Saturday, December 28, 2013

Flight into Eygpt- So many exiles



 
 
 and refugees today.  May the Holy Family intercede for them and may we reach out with prayers and support for our brothers and sisters who are suffering in this way.
May God give them courage and the help they need.

The figure is from the National Shrine of the Immaculate Conception in Washington, DC


Tuesday, December 17, 2013

O Antiphon Reflection -


O Adonai (O Antiphons) December 18


O Sapientia The first antiphon for December 17th








The first O Antiphon for December 17th asks for Wisdom as did the Isalites from of Old.
O Wisdom, proceeding from the mouth of the Most High, come and save us.
so needed in our world of violence and selfishness. Time for me to check my room of things I do not need and give them to the Veterans of America.

Wednesday, December 4, 2013

Proclamation of the Gospel in Today's World - Pope Francis




 
 

  Some of the quotes from the Exhortation

 

Whenever our interior life becomes caught up in our own concerns there is no room for others.

 

God never tires of forgiving us - we tire of seeking His mercy.

 

No one can strip us of the dignity bestowed upon us by this unfailing love

 

The Gospel, radiant with the glory of Christ’s cross, constantly invites us to rejoice.

 

Joy adapts and changes, but it always endures – for when all is said and done we are infinitely loved.

 

Benedict XVI said “Being a Christian is not the result of an ethical or lofty choice- but the encounter with a person.”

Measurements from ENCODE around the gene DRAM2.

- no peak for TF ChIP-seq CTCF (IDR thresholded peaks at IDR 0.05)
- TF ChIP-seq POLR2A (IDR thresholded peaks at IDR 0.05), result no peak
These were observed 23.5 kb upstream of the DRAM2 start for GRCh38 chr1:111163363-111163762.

To this encounter with God we are liberated from our narrowness or self-absorption.

 

If we have received God’s love how can we fail to share that love with others?

 

If we wish to live a dignified and fulfilling life, we have to reach out to others.

 

The Gospel offers us the chance to live life on a higher plane.

 

Life grows by being given away, and it weakens in isolation and comfort.

 

An evangelizer must never look like someone who has just come back from a funeral.

 

To make the effort and to recover the original freshness of the Gospel is our goal.

 

The joy of evangelizing always arises from grateful remembrance.

 

What counts above all else is “Faith working through love.”

 

Works of love directed to one’s neighbor are the most perfect external manifestation of the interior grace of the spirit.

 

In itself mercy is the greatest of the virtues since all others revolve around it.

 

There is an imbalance when we talk more about

·        Law than about grace

·        More about the Church than about Christ

·        More about the Pope than about God’s word.

 

 

Each truth is better understood when related to the harmonious totality of the Christian message.

 

All of the truths are important and illume one another.

 

Christian morality is not a form of

·        Stoicism

·        Self-denial

·        Practical philosophy

·        Or a catalog of faults and sins.

 

The Gospel invites us to respond to the God who loves us and saves us.

 

The deposit of faith is one thing –the way it is expressed is another.

 

Faith always remains something of a cross

 

All religious teaching has to be reflected in the teacher’s way of life.

 

The precepts which Christ and the apostles gave to the people of God are very few. St. Thomas Aquinas

 

God’s mercy has willed that we should be free.

 

Everyone needs to be touched by the comfort and attraction of

God’s saving love.

 

A Church which “goes forth” is a Church whose doors are open.

 

Often it is better to slow down.

 

 

It is better to put aside our eagerness in order to see and listen to others.

 

It is better to stop rushing from one thing to another and to remain with someone who has fallen along the way.

 

The Church is called to be the house of the Father with doors always wide open.

 

The Church must first, go to the poor and the sick, the despised and overlooked, “Those who cannot repay you.”

 

I prefer a Church bruised and dirty because it has been out in the streets.